More than 500,000 fewer coronavirus shots have been administered in Pennsylvania than the Department of Health had previously reported, the state said, partly because the department couldn’t properly track people who got vaccinated in two different places.
That means the number of people reported as having started the vaccination process dropped by more than half a million, while the true number of people who have been fully vaccinated increased by 64,000.
In addition to the tracking problem, the department on Monday blamed duplicate records for inflating the number of people who have been partially vaccinated.
The new data came a week after The Inquirer reported that one million Pennsylvanians were partially vaccinated and had missed their second shots, according to federal data. At the time, the Department of Health was not tracking whether people were skipping second shots, but a spokesperson said staffers were working to link first and second doses to the residents who received them.
Now, the Health Department says it has completed that work. The agency did not specify whether the data change was an effort to find the numbers it did not have available 10 days ago, but a spokesperson said Monday that the data now “more accurately reflects the number of people who have received the first of a two-dose vaccine.”
In total, 11.3 million doses have been administered in Pennsylvania, excluding Philadelphia, and 5.5 million people are fully vaccinated.
The data revision was included in a Friday evening press release without explanation for how the discrepancy happened or how it was detected. The state typically collects immunization data from vaccine providers, who are required to report the information to the state’s database.
The discovery of the discrepancy was made by Department of Health staff who have been working on verifying and cleaning the state’s data, spokesperson Mark O’Neill said Monday.
Duplicate vaccinations had been logged for various reasons: software used by some providers that did not log patients using unique identification numbers, some providers erroneously uploading duplicates when reporting data to the state, and people getting their first and second doses in different places, he said.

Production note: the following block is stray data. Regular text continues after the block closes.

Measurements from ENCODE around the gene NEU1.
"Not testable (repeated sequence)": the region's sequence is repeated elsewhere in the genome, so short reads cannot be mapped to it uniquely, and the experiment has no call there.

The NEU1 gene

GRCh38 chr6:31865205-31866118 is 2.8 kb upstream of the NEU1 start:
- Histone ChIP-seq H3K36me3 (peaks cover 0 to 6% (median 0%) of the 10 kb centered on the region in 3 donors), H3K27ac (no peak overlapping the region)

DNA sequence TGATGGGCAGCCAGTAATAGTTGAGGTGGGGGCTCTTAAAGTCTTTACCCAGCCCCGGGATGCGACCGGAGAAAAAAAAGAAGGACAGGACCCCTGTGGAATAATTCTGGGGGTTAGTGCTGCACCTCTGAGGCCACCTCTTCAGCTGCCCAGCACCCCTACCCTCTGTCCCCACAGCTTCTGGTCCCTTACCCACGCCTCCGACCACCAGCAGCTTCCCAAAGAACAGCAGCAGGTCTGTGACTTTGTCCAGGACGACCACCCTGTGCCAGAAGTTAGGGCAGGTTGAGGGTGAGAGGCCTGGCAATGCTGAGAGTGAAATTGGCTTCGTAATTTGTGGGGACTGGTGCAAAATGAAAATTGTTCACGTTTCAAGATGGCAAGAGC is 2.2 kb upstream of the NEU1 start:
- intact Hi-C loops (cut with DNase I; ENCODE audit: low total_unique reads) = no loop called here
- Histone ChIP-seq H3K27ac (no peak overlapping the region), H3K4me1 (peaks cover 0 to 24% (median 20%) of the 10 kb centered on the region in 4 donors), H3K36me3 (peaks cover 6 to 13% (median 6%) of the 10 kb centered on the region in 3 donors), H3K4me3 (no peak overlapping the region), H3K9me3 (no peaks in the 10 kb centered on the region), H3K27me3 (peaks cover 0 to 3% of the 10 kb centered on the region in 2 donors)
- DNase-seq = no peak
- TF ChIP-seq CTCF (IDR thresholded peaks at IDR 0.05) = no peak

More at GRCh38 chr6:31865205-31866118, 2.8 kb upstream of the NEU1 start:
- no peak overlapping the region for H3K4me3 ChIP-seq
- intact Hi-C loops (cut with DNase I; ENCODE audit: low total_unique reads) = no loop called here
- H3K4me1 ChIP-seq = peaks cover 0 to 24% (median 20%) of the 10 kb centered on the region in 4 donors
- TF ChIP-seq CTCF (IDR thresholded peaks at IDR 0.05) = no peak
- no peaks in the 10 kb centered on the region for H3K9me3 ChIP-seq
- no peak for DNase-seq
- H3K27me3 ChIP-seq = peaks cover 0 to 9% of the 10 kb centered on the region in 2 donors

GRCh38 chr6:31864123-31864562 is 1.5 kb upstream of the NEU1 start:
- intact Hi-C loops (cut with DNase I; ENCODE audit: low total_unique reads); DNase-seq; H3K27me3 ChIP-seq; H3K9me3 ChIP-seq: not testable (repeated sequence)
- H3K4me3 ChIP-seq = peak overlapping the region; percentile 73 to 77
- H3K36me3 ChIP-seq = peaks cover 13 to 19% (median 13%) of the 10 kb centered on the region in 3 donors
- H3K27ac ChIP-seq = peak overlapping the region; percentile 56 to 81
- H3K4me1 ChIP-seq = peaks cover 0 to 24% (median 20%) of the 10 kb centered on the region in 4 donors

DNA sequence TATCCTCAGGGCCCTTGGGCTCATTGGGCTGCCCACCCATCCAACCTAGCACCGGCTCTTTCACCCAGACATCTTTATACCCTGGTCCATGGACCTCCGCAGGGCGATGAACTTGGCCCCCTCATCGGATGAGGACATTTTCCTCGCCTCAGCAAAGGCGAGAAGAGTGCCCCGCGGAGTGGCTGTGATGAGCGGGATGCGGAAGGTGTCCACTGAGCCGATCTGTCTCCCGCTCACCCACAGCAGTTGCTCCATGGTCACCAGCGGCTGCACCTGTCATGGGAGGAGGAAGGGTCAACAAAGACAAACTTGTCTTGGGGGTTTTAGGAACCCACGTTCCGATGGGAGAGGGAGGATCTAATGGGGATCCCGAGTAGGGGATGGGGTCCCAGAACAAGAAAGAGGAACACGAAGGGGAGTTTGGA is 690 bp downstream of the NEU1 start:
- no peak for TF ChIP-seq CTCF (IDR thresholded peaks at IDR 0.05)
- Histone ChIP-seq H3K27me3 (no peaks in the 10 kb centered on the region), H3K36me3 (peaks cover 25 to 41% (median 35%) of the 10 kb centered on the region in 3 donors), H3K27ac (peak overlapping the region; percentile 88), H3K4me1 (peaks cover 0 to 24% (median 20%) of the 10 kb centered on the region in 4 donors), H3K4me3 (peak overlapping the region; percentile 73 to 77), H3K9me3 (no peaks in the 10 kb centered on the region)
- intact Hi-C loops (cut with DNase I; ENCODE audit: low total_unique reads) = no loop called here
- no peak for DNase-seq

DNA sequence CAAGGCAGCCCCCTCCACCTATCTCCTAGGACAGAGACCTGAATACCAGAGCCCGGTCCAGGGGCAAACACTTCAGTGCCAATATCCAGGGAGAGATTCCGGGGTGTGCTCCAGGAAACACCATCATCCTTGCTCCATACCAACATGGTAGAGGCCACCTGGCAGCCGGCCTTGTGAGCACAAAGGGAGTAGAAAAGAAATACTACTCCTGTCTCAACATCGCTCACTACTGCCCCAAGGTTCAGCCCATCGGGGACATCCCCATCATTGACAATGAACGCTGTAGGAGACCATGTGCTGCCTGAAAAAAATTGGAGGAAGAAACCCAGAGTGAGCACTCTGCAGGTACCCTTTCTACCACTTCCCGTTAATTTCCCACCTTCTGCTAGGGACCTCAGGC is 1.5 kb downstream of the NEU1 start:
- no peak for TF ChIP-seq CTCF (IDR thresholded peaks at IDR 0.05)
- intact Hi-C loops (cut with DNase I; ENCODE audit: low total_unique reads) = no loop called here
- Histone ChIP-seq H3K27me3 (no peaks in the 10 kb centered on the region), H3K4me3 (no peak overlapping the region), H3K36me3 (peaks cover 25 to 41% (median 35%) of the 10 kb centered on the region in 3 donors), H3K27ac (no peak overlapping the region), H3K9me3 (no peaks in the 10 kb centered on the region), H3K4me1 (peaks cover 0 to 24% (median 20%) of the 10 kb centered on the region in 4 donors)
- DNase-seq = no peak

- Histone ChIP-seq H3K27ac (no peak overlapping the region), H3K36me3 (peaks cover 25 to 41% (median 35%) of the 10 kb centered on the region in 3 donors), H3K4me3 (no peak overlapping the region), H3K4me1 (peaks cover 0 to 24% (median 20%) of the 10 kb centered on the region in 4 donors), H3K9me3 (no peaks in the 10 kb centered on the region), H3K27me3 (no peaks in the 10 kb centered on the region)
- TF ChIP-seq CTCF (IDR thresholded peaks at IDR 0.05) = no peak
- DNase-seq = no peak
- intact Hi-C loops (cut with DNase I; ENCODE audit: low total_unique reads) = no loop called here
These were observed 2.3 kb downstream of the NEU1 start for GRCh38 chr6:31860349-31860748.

The correction was a one-time data reconciliation, and duplicates will not be included in Pennsylvania’s daily reported numbers in the future, O’Neill said. The Health Department has reported the change to the Centers for Disease Control and Prevention, though the federal agency’s data reporting will not immediately reflect the state’s correction.
State Rep. Tim O’Neal (R., Washington), a member of the state’s COVID-19 task force, said it was good news that the Department of Health had been able to audit the vaccination data — a task a team of 30 has been working on — and discover more people were fully vaccinated than known before.
“They recognized a couple months ago that ... it was pretty apparent that we were having this issue,” O’Neal said. “Now that the vaccination effort ... has slowed now to some degree, the ability to go back and audit that data to ensure it’s as accurate as possible has really presented itself.”
He said the state’s software was unable to identify someone who got their first and second doses from different providers as the same person, so it would record the patient as two different people.
Data reconciliation has been common throughout the pandemic, including with case and death counts. In June, the CDC found after data reviews that vaccination numbers were higher than previously reported in a handful of states, and 330,000 lower than reported in New Jersey. And on Monday, the governor of Utah said a reporting error meant the state had not actually reached 70% of adults with at least one dose, tweeting, “Welp. We screwed up.”
Data-keeping during the COVID-19 pandemic has presented a challenge for health departments; Pennsylvania health officials have said they were working with an aged technology system and hope to modernize the department’s data systems in the next fiscal year.
In addition to not tracking detailed information about residents who have missed their second shots — the state was working with the CDC on linking data and resolving tracking challenges, spokespeople said last week — Pennsylvania also is not tracking all new infections among vaccinated residents, unlike some other states.
The state data do not include vaccinations administered in Philadelphia, which is running its immunization campaign independently. The data revision also updated demographic information of vaccine recipients. The Health Department statement and data dashboard did not provide updated numbers of administered first, single, and second doses.
Though the state’s numbers do not include any data for Philadelphia, the city’s data do use some state-reported numbers, health department spokesperson James Garrow said, meaning the city’s numbers could drop slightly as a result of the state’s new data.
City employees automatically and manually check Philadelphia’s vaccination data for duplicates in an established process, Garrow said, so health officials are confident their data are correct and do not contain large-scale duplication as the state’s database did.
Staff writer Jason Laughlin and graphic artist Chris A. Williams contributed to this article.